VSC board meets on new chancellor
By Josh O’Gorman
VERMONT PRESS BUREAU | July 09,2014
MONTPELIER — Interim or permanent?
That was the question mulled over Tuesday by the Vermont State Colleges Board of Trustees as it looks at replacing Chancellor Tim Donovan, who is stepping down at the end of the year.
“We don’t have anyone in the wings,” said board chairwoman Martha O’Connor, who acknowledged she has heard from prospective candidates who are interested in the job. “This is an open process that we need to go through. We want to hear what the presidents have to say and what the trustees have to say.”
In June, the presidents of the five state colleges met during a retreat and drafted a list of attributes they wanted in a chancellor, which include the ability to manage a $200 million budget; be an effective communicator with students, staff and the public at large; and someone who will doggedly champion the state college system.
“We’d like to see someone who will be a tough advocate with the governor and the legislators, someone who will have our collective back,” said David Wolk, president of Castleton State College.
Notably absent from that list is an extensive background in the field of education in general, or with the VSC system specifically. Donovan has spent nearly 40 years in the VSC system, including a tenure as president of Community College of Vermont. His predecessor, Robert G. Clarke, was president of Vermont Technical College for 15 years.
Trustee Lynn Dickinson suggested looking to the private sector for a chancellor to head the VSC system.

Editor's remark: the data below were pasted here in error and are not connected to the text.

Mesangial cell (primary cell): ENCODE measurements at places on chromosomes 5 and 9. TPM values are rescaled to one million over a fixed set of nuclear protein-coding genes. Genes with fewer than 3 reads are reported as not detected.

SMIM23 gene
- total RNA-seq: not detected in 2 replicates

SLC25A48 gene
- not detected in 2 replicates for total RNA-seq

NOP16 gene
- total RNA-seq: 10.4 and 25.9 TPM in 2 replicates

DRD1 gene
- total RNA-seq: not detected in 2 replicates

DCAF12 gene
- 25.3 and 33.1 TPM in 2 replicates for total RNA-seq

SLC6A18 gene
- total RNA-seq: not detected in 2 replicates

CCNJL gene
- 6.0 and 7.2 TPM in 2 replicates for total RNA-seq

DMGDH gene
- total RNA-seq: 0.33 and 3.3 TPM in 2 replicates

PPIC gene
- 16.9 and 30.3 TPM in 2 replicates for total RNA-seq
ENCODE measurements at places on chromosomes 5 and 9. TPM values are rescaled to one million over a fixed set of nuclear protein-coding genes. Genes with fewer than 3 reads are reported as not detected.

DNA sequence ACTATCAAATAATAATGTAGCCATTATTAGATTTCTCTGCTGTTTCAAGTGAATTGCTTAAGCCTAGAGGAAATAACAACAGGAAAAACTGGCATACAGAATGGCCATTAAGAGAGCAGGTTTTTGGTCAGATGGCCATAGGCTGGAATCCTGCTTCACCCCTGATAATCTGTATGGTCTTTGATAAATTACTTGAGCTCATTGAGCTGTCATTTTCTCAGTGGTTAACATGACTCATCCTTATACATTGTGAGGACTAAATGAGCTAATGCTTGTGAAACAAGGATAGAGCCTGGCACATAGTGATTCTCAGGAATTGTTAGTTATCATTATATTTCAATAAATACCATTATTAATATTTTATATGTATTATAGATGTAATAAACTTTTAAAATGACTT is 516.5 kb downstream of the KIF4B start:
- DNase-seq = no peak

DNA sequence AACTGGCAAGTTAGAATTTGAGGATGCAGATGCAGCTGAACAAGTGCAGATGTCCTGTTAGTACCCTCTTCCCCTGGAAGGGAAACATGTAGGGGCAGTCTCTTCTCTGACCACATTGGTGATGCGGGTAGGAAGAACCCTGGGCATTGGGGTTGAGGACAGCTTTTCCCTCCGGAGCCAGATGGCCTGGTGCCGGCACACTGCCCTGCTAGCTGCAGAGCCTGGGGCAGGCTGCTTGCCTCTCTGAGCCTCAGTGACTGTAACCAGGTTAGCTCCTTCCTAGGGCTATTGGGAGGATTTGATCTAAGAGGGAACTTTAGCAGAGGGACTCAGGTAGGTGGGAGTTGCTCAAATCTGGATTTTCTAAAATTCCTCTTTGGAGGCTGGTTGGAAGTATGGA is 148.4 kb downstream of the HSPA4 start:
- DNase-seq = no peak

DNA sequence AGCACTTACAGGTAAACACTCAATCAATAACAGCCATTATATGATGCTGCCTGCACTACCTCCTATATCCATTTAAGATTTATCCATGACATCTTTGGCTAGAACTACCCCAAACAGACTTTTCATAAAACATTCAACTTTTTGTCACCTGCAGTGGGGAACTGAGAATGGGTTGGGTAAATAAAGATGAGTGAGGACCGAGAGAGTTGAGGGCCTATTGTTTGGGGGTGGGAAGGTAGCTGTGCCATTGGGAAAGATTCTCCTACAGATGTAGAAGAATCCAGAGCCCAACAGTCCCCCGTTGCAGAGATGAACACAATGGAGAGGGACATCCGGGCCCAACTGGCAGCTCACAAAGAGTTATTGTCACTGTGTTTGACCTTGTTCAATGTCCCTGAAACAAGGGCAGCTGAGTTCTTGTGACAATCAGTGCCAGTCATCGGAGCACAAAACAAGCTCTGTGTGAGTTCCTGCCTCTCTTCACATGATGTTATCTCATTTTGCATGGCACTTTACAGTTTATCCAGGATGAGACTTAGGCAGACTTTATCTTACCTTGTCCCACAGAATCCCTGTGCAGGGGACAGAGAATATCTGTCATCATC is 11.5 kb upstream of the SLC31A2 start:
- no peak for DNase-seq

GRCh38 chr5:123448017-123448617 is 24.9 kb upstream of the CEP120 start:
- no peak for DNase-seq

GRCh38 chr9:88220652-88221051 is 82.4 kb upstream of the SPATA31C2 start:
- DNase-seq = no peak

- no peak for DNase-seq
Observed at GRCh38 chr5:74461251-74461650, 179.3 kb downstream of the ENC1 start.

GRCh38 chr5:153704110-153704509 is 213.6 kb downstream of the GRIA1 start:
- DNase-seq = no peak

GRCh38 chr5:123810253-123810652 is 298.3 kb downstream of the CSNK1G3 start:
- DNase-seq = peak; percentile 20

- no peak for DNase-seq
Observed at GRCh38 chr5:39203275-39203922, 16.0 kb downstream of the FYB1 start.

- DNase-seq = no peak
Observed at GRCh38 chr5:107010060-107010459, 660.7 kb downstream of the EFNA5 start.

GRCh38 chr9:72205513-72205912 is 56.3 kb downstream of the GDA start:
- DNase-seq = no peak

“They might have the experience of managing a $200 million budget without the experience in education, but might be more flexible and more willing to innovate,” Dickinson said.
The bigger question for the trustees was whether the next appointment should take the form of an interim or a permanent chancellor, which led the trustees to weigh the pros and cons of each option.
An interim chancellor would give the board some breathing room to search for a permanent candidate. The conventional wisdom around the conference table Tuesday held that any candidate who meets the requirements for the job will likely already be employed and might not be ready to switch jobs.
Conventional wisdom also held that six months isn’t enough time to perform a search for a permanent chancellor, a notion challenged by VTC Interim President Dan Smith, who suggested the trustees reach out to recruiting firms and get a professional opinion as to whether there is enough time or not.
Other college presidents questioned whether having an interim chancellor is a good idea.
“It can postpone or defer loyalty if you don’t know how long a person will be here,” said Barbara Murphy, president of Johnson State College.
Joe Bertolino, president of Lyndon State College, noted that with recent turnovers of college presidents and some schools facing budget shortfalls and declining enrollment, the VSC system is facing instability.
“I wonder if an interim appointment would add to the instability,” Bertolino said.
The board’s Executive Committee is expected to iron out a plan during its next meeting July 17, and return to the full board with a proposal July 31.